In his Sunday night address to the nation, South African President Cyril Ramaphosa announced new regulations  banning the sale of alcohol and declared that the wearing of masks in public was mandatory…

In a media briefing on Wednesday, Correctional Services and Justice Minister Ronald Lamola told South Africans that not wearing a mask in public would be considered a criminal offence. Those in contravention may be fined or could even spend up to six months in prison.

However, this led to much confusion as law experts said that it was not individuals who would be held responsible, but store managers, building owners, employers, drivers and operators of public transport who would be required to enforce regulations.



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Masks are mandatory – but who will be held responsible?

In a breakdown of the new regulations on, University of Cape Town constitutional law expert Pierre de Vos says that “The new regulations still do not criminalise an individual who fails to wear a mask in public.”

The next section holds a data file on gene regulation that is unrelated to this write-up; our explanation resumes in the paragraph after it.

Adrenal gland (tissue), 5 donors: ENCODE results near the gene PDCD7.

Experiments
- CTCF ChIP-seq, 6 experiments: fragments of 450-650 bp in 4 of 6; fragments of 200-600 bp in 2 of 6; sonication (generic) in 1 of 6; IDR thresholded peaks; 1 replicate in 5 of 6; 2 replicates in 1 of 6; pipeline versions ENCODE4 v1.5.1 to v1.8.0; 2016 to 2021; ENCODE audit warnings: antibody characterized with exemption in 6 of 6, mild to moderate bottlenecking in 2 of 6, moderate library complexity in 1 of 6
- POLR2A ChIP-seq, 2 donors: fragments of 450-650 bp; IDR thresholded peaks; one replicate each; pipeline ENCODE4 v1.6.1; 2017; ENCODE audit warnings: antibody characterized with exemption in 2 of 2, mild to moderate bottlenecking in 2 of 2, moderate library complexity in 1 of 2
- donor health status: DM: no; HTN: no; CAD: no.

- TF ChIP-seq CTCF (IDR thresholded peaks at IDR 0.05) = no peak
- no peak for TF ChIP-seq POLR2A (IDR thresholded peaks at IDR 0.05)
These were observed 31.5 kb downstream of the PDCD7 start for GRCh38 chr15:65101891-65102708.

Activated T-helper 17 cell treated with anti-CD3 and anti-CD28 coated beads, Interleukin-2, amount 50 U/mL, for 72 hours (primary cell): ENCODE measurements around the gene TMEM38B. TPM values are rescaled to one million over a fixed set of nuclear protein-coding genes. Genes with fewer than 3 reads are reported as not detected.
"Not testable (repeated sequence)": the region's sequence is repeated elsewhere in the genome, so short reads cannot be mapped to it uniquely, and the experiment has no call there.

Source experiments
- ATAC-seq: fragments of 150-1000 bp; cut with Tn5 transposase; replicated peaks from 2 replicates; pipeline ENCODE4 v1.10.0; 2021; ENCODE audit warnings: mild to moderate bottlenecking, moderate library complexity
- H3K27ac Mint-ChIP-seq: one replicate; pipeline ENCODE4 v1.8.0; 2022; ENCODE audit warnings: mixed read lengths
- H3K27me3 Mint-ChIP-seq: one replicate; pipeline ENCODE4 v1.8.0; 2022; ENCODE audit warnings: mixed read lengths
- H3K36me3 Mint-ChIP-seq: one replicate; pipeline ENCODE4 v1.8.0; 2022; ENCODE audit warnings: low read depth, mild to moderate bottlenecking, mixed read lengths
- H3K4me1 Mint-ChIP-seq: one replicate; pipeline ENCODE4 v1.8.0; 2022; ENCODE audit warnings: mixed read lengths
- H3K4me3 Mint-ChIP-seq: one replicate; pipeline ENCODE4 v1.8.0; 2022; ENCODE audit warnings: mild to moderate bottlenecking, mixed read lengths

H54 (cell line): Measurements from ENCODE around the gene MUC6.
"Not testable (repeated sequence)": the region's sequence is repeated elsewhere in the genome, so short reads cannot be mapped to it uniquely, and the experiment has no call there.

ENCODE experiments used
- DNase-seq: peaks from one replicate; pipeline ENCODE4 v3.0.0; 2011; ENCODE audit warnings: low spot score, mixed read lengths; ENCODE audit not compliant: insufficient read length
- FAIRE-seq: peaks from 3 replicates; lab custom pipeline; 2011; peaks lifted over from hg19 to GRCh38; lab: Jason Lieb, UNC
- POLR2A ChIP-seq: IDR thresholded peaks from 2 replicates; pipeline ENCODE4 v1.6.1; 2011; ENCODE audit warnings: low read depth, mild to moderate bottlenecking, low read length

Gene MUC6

Store managers, building owners, employers, drivers & operators of public transport must enforce regulations:

“However, it places an obligation on a driver or operator of any form of public transport, a manager or owner of a building, an employer, and a school principle to ensure the wearing of face masks in the space they have authority over. If these individuals fail to take reasonable steps to ensure compliance with the wearing of face masks commits an offence and is liable on conviction to a fine or to imprisonment for a period not exceeding six months or to both such fine and imprisonment,” says De Vos.

“This means if you refuse to wear a mask in a taxi, a shop or mall, a public building or a school you are exposing the person in control of that space to criminal prosecution and even imprisonment.”

Outcry over harsh sentences for non-mask wearers

Twitter users were outraged by the potentially harsh sentences for not wearing a mask, and called on Lamola and the ANC government to put as much energy and action behind crimes like Gender Based Violence (GBV), corruption and the high murder rate in the country.

WATCH: Ranting Clicks customer refuses to wear a mask

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